FunSQL exposes full expressive power of SQL with a compositional semantics. FunSQL allows you to build queries incrementally from small independent fragments. This approach is particularly useful for building applications that programmatically construct SQL queries.
ReactiveMP.jl is a native Julia implementation of reactive message passing-based Bayesian inference in probabilistic graphical models. The package supports a large range of standard probabilistic models and can be extended to custom novel nodes and message update rules. In contrast to non-reactive (imperatively coded) Bayesian inference packages, ReactiveMP.jl scales easily to support inference on a standard laptop for large models with tens of thousands of variables and millions of nodes.
Coffee Leaf Rust (CLR) is an aggressive plant disease of high economic importance that has caused major production collapses worldwide. To explore how the management and long-term planning of a coffee farm can influence CLR epidemic outcomes over several years, we took advantage of Julia’s multiple dispatch and distributed computing to develop and test an individual-based model of a coffee farm.
Dictionaries.jl presents an alternative interface for dictionaries in Julia, for improved productivity and performance. During this talk we'll learn how to use Julia's data manipulation tools (such as indexing, broadcasting,
reduce, etc) with dictionaries and explore some implementation decisions made in this package. We will end with applications, including recent work on tabular data with primary and/or grouping keys.
We introduce an efficient framework of molecular-dynamics simulations (hPF-MD), using a density-functional-based formalism to compute the non-bonded interactions between particles. hPF.jl is motivated to leverage the advantages of Julia, an interpreted language designed to achieve high-performance, statically compiled programming languages and the extensive computing community.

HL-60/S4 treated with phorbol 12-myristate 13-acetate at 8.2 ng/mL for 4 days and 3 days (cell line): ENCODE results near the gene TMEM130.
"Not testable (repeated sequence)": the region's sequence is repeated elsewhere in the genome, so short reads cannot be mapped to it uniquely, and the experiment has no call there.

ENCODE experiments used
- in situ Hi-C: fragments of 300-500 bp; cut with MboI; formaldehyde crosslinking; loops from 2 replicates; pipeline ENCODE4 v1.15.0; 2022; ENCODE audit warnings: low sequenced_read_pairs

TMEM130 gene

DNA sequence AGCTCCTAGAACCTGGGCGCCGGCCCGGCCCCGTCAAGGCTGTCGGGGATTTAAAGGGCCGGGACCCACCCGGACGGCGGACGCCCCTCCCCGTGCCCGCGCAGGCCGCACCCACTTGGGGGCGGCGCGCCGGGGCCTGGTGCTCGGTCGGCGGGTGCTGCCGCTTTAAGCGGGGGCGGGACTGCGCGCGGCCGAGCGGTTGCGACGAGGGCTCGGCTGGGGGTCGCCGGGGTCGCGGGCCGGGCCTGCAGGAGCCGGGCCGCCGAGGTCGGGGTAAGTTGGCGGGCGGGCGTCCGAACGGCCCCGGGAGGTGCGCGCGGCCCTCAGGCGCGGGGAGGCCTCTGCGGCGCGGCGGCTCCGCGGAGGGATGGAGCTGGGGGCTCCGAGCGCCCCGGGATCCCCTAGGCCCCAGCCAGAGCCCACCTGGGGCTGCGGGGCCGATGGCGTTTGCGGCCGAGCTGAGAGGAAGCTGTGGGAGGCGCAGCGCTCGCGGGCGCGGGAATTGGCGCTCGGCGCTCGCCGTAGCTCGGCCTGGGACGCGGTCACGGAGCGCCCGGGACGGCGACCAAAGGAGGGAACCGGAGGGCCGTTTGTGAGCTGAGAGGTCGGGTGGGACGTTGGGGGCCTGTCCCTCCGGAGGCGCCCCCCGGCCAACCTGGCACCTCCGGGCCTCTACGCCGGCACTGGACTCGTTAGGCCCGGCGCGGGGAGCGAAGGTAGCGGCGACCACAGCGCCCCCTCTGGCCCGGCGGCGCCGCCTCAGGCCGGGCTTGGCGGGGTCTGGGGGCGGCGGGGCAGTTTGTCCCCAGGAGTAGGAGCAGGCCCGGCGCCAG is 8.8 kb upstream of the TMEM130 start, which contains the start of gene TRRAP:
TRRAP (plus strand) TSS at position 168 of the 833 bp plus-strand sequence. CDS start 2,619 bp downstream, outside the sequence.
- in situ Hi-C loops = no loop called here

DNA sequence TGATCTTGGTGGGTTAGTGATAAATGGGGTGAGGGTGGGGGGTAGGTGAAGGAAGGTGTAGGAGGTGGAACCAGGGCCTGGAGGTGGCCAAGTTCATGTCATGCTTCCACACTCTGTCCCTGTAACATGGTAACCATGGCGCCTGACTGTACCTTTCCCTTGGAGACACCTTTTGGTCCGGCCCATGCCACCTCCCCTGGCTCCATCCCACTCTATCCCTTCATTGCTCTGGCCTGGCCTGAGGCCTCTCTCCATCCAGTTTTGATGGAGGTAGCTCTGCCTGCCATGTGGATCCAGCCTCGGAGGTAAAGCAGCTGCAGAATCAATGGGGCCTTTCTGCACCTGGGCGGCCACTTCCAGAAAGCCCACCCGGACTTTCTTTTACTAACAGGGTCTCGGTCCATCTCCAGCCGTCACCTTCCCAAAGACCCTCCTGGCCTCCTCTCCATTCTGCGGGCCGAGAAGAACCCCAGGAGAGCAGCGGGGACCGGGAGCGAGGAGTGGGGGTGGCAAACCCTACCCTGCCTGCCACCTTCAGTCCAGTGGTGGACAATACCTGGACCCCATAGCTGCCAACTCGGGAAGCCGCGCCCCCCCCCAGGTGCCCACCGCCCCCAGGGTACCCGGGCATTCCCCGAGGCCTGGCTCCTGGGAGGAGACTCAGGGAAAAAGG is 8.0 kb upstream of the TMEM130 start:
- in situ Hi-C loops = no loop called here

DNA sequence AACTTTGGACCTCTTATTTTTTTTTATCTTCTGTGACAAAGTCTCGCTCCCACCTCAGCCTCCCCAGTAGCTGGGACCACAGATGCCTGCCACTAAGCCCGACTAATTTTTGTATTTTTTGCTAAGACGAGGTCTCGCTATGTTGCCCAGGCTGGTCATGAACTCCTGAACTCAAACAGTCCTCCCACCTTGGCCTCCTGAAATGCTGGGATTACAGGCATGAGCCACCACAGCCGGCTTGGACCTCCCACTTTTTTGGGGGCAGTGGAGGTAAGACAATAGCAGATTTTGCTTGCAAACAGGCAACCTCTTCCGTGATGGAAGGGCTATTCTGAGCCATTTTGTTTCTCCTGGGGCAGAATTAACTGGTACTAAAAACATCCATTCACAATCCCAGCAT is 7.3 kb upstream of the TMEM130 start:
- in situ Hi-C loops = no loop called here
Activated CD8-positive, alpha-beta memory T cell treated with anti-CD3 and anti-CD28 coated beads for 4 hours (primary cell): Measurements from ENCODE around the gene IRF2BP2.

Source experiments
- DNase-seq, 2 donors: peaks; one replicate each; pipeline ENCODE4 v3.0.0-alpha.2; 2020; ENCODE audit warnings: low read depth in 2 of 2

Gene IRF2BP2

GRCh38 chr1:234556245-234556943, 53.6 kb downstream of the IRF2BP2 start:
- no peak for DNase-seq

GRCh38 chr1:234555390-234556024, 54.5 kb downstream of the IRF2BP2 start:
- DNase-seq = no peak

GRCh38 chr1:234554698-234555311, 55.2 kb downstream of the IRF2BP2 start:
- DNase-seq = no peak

Kernel methods are widely used in statistics, machine learning, and physical simulations. These methods give rise to dense matrices that are naïvely expensive to multiply or invert. Herein, we present CovarianceFunctions.jl, a package that automatically detects and exploits low rankness, hierarchical structure, approximate sparsity. We highlight applications of this technology in Bayesian optimization and physical simulations.
Regression models are useful but they can be tricky to interpret. Variable centering and contrast coding can obscure the meaning of main effects. Interaction terms, especially higher order ones, only increase the difficulty of interpretation. Here, we introduce Effects.jl which translates the fitted model, including estimated uncertainty, back into data space. Using Effects.jl, it is possible to generate effects plots that enable rapid visualization and interpretation of regression models.
When performing molecular dynamics simulations of materials in chemistry, physics and biology, there exists a large gap between the time scales that can be probed computationally to the ones observed in experiments. Two strategies to tackle this problem are both to develop algorithms to explore the simulation space more efficiently, and to employ hardware accelerators. I would like to share my experience and perspectives using Julia to make faster developments in both fronts.
Julia - Is it a great language, or it is the greatest language!
Debugging tools widely used for almost all other programs are inadequate for floating-point programs because these are so different. Suitable tools appeared in 1980 with IEEE Standard 754 for Floating-Point Hardware, but such tools have gone largely undemandeded by customers who pay for designers and implementors of languages and operating systems. These almost never support such tools. Their value has gone unappreciated. MAYBE A FEW EXAMPLES WILL CHANGE SOME MINDS.